Three hard realities about the health-care debate in which we are now engaged:
Reality One: The cost of caring for millions of elderly Americans in nursing homes — an estimated 60 percent of those housed in such facilities — are covered through Medicaid.
Reality Two: The budget proposed by Paul Ryan and passed in the House in 2011 would slash Medicaid funding by $800 billion over the next 10 years. Medicaid spending would be cut by 35 percent over currently projected levels by 2022, and by 49 percent by 2030.
Reality Three: Although a lot of us may not want to think about it, by 2022 and certainly by 2030, many of today’s baby boomers will be prime candidates for nursing home care.
So … what’s going to happen when those three realities collide?
If you slash Medicaid by almost 50 percent, as Ryan proposes, who is going to pay the bill for the increasing number of people who will need nursing home care? After all, most senior citizens — and most families of senior citizens — lack the resources to cover that financial cost for any extended period of time.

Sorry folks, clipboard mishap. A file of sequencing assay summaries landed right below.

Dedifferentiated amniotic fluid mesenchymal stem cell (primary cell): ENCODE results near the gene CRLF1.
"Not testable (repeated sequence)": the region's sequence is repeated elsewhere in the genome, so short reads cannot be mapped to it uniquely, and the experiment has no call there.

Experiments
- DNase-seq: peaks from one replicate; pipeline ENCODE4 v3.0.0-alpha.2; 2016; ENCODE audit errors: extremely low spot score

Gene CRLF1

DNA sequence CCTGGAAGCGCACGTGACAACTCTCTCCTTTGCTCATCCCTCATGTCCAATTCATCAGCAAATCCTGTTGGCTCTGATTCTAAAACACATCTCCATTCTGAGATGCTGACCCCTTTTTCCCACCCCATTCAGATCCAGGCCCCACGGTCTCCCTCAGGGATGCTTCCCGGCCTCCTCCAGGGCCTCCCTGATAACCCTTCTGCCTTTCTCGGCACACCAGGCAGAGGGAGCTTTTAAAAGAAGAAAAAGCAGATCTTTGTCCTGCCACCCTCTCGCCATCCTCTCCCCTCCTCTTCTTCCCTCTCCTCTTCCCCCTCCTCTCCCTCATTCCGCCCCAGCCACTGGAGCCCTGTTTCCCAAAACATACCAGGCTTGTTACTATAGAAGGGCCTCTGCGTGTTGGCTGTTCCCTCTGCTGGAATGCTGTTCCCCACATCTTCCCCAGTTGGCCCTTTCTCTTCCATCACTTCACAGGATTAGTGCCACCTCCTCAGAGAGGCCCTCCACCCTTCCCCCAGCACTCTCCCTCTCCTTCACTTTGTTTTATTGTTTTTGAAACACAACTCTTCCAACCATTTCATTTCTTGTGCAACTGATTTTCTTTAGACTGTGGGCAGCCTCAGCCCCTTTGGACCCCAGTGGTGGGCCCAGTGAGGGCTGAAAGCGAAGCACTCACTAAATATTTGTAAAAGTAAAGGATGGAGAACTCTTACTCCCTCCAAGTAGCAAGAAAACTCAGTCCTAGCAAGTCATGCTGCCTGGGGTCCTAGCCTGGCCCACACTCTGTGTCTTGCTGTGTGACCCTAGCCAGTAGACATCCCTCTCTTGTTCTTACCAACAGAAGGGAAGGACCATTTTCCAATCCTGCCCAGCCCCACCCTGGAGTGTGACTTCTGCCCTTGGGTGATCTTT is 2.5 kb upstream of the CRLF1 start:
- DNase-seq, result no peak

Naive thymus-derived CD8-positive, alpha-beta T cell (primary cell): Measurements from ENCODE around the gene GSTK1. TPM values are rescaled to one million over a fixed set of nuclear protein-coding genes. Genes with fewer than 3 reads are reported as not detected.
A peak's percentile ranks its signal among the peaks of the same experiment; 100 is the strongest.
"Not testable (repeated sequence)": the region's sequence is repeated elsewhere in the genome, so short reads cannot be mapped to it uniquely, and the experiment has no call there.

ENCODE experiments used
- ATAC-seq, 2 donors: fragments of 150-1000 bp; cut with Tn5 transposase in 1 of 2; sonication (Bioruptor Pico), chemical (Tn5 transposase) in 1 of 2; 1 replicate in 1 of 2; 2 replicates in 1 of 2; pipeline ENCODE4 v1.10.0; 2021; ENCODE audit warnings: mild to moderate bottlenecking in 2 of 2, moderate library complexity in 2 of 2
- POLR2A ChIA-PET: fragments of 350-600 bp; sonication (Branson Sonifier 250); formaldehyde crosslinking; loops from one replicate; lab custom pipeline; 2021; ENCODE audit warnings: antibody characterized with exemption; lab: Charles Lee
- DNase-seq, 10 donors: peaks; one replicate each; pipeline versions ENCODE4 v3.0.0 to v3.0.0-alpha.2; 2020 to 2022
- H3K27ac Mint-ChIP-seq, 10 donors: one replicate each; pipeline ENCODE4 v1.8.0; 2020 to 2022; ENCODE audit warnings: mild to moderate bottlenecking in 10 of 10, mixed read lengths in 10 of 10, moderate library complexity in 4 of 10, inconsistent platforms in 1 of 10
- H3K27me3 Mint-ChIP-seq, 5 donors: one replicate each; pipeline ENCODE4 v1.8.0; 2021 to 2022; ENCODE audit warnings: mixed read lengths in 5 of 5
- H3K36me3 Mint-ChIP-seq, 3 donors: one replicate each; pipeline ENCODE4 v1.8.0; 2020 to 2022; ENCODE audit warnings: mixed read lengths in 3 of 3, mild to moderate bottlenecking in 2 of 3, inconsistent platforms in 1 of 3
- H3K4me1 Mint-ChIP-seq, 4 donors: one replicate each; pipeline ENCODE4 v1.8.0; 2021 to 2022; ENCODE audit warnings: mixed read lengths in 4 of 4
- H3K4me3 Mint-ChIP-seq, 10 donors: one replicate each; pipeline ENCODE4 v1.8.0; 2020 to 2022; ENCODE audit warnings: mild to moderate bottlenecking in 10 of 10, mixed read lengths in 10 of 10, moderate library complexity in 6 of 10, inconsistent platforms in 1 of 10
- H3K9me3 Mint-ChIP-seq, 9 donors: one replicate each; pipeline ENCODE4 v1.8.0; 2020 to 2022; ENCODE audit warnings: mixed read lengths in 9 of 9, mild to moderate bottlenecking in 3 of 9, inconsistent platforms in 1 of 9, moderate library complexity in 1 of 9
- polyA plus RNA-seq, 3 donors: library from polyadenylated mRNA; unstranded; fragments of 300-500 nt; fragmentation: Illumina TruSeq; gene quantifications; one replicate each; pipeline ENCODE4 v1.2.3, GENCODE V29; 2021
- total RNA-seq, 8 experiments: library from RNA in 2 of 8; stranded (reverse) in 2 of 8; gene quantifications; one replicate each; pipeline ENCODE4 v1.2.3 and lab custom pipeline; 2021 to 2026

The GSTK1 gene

Back during the ObamaCare debate, we were treated to highly irresponsible claims about the program leading to “death panels” with patients being condemned to die by a government out to cut costs. But please … will someone explain to me how these Medicaid cuts — if allowed to take place — will not dramatically cut back care to millions of Americans physically and financially unable to care for themselves?
Where will those people go? What will happen to them?
I am not sure that Ryan understands that fact. I’m not sure that he has thought through what happens when his cold hard numbers are applied to warm living people. But we are not going to kick millions of elderly Americans out of long-term care facilities to die. We are not that country, and I hope that we will never be that country.